South Africa’s new and broadened financial regulator, the Prudential Authority, starts operating on 1 April 2018 and will have material impact in the world of cooperative banking institutions amongst others.
The Prudential Authority comes to fulfill one of the two pillars of the new architecture for the regulation of the financial sector as set out in the Twin Peaks principle. The principle comes to collapse the regulation of key financial institutions and sectors, like insurance and banking, under one umbrella.
In the past regulation of the sector was diffuse and lived in a number of independent institutions. Forinstance the banking sector was regulated from the South African Reserve Bank and the insurance sector was regulated from the Financial Services Board. A section of cooperative banking sector, the CFI portion, was regulated from the Cooperative Bank Development Agency (CBDA) which was housed inside the National Treasury. It would seem the CBDA is set to fall away.
The Prudential Authority will be responsible for regulating banks, insurers, cooperative financial institutions, financial conglomerates and certain market infrastructures.
The Prudential Authority is a juristic person operating within the administration of the South African Reserve Bank (SARB). It will consist of the following four departments: Financial Conglomerate Supervision Department; Banking, Insurance and Financial Market Infrastructure Supervision Department; Risk Support Department; and Policy, Statistics and Industry Support Department.
I a statement the SARB says the Twin Peaks model for financial sector regulation was proposed as a means to reform the regulatory and supervisory system insofar as it relates to financial institutions. In June 2011, Cabinet approved the move towards the model which resulted in the drafting of the Financial Sector Regulation (FSR) Act.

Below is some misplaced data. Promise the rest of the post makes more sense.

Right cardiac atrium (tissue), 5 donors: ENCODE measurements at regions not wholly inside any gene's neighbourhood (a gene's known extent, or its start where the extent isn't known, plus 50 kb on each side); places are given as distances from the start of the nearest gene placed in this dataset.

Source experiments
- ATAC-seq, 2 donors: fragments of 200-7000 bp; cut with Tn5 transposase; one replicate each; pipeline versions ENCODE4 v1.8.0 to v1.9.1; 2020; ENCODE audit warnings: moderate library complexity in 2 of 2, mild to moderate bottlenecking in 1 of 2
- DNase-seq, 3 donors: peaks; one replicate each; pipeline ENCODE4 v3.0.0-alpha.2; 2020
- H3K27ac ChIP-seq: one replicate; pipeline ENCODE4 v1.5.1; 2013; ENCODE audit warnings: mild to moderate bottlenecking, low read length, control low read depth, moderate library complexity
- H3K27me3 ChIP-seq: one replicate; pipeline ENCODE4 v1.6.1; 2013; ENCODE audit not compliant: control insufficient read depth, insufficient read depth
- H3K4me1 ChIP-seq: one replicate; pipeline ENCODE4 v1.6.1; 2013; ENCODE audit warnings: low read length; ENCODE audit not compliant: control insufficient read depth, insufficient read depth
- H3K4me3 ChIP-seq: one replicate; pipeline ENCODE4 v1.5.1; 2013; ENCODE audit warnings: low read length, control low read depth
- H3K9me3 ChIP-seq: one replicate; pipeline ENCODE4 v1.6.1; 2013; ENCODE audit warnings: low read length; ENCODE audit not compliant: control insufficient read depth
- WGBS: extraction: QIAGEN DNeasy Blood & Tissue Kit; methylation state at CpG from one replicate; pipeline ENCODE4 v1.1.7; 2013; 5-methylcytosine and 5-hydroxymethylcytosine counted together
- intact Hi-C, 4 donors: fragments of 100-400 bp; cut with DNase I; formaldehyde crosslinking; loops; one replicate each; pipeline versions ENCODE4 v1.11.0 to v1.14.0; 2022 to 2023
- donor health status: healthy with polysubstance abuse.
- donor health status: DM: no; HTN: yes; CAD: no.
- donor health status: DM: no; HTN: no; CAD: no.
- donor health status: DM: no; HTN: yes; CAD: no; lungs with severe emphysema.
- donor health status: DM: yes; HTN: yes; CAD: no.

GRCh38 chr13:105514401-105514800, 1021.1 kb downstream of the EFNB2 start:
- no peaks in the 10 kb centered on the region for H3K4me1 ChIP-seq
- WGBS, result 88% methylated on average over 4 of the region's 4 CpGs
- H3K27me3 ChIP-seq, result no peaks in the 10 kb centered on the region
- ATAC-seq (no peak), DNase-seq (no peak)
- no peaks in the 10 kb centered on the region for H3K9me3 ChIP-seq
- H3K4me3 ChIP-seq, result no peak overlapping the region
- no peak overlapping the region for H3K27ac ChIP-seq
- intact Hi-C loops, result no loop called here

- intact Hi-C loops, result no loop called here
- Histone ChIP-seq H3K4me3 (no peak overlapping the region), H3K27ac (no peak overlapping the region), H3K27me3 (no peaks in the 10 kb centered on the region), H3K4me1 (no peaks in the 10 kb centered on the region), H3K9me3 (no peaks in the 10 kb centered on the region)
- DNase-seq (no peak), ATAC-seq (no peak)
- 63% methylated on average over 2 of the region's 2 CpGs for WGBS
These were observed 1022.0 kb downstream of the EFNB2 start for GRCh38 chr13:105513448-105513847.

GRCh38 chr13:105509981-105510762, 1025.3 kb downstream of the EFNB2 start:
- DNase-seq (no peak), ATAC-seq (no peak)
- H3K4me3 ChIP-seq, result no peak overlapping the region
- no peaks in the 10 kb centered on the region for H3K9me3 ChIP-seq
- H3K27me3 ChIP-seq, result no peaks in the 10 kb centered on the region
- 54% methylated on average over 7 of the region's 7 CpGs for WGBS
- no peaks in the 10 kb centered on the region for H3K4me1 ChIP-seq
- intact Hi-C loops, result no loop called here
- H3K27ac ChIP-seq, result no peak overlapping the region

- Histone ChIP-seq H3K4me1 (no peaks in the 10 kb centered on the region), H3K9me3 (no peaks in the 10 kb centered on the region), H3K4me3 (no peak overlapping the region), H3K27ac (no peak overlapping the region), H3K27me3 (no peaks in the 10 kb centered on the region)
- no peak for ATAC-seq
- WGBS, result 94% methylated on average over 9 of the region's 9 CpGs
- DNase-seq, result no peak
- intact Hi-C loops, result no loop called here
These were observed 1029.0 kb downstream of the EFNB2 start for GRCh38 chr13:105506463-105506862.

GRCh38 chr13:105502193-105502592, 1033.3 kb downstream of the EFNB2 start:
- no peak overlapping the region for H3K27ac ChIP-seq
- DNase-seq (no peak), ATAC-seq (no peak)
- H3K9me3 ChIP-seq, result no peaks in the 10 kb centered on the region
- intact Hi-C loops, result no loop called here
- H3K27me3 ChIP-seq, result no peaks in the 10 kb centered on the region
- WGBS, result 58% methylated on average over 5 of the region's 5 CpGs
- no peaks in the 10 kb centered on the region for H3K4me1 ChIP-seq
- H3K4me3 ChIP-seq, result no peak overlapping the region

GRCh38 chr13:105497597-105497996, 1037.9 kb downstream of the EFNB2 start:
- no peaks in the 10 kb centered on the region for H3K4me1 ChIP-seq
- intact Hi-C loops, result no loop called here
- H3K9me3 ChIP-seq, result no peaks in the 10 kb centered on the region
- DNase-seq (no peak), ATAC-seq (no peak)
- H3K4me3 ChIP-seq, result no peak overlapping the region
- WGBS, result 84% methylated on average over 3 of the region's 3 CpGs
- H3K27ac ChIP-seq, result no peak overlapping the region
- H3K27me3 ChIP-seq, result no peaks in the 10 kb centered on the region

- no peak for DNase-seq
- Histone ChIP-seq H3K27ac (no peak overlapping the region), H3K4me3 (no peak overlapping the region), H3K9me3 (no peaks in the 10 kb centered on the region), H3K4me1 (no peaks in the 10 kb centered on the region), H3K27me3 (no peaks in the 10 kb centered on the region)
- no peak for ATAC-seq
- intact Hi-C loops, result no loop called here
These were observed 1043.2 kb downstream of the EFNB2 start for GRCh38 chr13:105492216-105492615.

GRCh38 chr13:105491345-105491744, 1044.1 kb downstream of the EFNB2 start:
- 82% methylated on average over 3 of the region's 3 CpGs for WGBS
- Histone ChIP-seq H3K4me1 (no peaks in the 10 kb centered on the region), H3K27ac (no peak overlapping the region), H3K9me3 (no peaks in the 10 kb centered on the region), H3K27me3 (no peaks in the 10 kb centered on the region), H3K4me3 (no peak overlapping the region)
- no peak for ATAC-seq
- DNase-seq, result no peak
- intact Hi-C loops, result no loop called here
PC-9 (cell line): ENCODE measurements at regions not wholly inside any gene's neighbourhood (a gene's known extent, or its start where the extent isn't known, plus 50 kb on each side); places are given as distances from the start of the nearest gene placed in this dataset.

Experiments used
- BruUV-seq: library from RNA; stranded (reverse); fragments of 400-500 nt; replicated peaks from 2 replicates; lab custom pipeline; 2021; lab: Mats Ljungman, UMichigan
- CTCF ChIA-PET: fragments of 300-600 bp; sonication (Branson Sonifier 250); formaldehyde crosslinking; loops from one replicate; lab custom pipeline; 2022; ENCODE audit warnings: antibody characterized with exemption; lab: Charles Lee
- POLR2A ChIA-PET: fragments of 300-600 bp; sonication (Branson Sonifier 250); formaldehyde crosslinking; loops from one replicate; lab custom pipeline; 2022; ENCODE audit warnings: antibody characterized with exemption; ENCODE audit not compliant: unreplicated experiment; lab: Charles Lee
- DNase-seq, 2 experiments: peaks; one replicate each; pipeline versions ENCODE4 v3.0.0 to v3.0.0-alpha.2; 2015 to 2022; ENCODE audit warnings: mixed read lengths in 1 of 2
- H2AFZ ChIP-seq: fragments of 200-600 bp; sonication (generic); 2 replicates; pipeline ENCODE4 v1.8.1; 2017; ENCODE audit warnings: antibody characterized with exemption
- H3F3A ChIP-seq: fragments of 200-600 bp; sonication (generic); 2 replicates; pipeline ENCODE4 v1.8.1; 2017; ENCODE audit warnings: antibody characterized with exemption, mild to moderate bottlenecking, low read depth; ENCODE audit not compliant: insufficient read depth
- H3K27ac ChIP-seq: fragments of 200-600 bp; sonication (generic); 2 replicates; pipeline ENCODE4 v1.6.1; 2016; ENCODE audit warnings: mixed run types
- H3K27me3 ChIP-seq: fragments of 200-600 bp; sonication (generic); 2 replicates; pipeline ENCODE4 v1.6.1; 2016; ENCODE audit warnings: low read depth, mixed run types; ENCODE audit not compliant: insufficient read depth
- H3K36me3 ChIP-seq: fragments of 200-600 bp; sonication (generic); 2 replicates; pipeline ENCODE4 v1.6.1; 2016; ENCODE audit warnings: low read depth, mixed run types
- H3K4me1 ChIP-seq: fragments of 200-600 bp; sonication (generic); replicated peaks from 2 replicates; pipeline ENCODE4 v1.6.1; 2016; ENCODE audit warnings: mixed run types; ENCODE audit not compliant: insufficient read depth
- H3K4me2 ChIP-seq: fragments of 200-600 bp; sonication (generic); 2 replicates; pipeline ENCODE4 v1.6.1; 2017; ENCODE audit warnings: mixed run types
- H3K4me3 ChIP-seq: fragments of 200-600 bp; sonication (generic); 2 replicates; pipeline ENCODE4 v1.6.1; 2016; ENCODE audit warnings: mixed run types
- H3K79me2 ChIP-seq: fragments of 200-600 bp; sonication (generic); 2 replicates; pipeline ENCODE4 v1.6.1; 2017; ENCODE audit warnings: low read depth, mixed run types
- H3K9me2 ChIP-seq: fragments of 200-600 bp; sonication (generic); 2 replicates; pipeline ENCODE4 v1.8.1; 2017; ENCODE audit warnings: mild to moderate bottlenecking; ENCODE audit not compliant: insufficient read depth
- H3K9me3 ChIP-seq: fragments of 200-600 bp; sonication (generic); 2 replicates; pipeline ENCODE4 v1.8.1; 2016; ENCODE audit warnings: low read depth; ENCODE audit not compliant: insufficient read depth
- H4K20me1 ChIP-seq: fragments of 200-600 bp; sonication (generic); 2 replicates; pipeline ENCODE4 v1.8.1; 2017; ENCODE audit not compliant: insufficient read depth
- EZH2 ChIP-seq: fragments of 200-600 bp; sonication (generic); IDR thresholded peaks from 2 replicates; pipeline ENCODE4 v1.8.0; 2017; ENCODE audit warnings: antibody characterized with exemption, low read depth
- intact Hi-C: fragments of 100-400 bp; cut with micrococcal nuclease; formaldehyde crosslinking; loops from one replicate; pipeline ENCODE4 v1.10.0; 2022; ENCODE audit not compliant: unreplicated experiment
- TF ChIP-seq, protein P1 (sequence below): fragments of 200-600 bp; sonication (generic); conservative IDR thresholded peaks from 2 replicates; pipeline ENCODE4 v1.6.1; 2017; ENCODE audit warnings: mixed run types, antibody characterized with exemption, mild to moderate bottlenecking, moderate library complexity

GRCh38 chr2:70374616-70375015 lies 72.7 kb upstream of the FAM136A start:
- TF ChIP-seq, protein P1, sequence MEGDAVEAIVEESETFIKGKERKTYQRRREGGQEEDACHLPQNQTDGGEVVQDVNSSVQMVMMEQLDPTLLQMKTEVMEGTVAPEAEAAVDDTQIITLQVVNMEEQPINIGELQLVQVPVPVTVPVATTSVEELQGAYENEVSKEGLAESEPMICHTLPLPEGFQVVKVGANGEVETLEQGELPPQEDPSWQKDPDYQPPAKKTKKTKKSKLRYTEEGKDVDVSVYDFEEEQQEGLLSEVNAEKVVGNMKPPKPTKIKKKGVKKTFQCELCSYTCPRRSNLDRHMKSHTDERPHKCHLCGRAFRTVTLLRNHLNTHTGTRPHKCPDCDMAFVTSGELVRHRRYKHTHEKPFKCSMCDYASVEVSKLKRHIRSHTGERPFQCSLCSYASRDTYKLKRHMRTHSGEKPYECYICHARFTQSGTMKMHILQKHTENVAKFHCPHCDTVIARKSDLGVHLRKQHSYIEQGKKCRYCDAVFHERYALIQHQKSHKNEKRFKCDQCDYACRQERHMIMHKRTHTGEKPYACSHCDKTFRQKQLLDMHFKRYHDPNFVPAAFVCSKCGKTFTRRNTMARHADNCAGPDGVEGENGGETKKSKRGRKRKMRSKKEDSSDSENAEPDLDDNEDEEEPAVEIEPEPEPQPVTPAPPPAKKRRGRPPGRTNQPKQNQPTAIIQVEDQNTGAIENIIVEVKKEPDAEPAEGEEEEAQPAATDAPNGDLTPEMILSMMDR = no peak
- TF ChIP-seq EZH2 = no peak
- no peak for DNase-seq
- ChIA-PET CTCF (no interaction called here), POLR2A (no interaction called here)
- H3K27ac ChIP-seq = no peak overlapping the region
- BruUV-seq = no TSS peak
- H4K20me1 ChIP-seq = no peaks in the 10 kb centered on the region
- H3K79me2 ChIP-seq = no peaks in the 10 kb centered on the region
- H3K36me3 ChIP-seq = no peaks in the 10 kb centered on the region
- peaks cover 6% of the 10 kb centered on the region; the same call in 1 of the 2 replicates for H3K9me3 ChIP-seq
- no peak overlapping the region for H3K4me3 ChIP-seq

The FSR Act gives effect to three important changes to the regulation of the country’s financial sector. First, it gives the SARB an explicit mandate to maintain and enhance financial stability. Second, it creates a prudential regulator, which will be known as the Prudential Authority, located within the SARB.
Third, the FSR Act establishes what is called a market conduct regulator, which will be located outside of the SARB. This regulator is taking shape around the Financial Services Board (FSB).
The passing of the FSR Act is the culmination of collaboration on financial sector reform by the SARB, National Treasury and the Financial Services Board over the past decade, and marks an important milestone on the journey towards a safer and fairer financial system that is able to serve all citizens.
The dedicated Prudential Authority website, www.prudentialauthority.co.za, goes live on 1 April 2018, with the full PA team on hand to ensure the effective regulation of South Africa’s financial sector.